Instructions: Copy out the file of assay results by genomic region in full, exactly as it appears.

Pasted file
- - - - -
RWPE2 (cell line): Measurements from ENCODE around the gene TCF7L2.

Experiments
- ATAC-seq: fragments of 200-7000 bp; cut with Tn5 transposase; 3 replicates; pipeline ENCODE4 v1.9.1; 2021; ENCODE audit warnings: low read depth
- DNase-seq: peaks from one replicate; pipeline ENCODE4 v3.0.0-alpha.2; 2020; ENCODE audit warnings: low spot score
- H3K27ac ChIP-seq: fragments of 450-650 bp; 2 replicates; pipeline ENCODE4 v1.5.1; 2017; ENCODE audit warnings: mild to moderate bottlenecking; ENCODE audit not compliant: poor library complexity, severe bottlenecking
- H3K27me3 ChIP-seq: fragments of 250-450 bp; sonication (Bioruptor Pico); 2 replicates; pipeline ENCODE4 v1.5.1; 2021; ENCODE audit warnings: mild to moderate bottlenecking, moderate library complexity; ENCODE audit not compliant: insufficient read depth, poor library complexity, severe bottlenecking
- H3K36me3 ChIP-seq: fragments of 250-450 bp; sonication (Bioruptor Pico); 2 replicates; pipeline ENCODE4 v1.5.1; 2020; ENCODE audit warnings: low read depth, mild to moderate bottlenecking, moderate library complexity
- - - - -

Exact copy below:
RWPE2 (cell line): Measurements from ENCODE around the gene TCF7L2.

Experiments
- ATAC-seq: fragments of 200-7000 bp; cut with Tn5 transposase; 3 replicates; pipeline ENCODE4 v1.9.1; 2021; ENCODE audit warnings: low read depth
- DNase-seq: peaks from one replicate; pipeline ENCODE4 v3.0.0-alpha.2; 2020; ENCODE audit warnings: low spot score
- H3K27ac ChIP-seq: fragments of 450-650 bp; 2 replicates; pipeline ENCODE4 v1.5.1; 2017; ENCODE audit warnings: mild to moderate bottlenecking; ENCODE audit not compliant: poor library complexity, severe bottlenecking
- H3K27me3 ChIP-seq: fragments of 250-450 bp; sonication (Bioruptor Pico); 2 replicates; pipeline ENCODE4 v1.5.1; 2021; ENCODE audit warnings: mild to moderate bottlenecking, moderate library complexity; ENCODE audit not compliant: insufficient read depth, poor library complexity, severe bottlenecking
- H3K36me3 ChIP-seq: fragments of 250-450 bp; sonication (Bioruptor Pico); 2 replicates; pipeline ENCODE4 v1.5.1; 2020; ENCODE audit warnings: low read depth, mild to moderate bottlenecking, moderate library complexity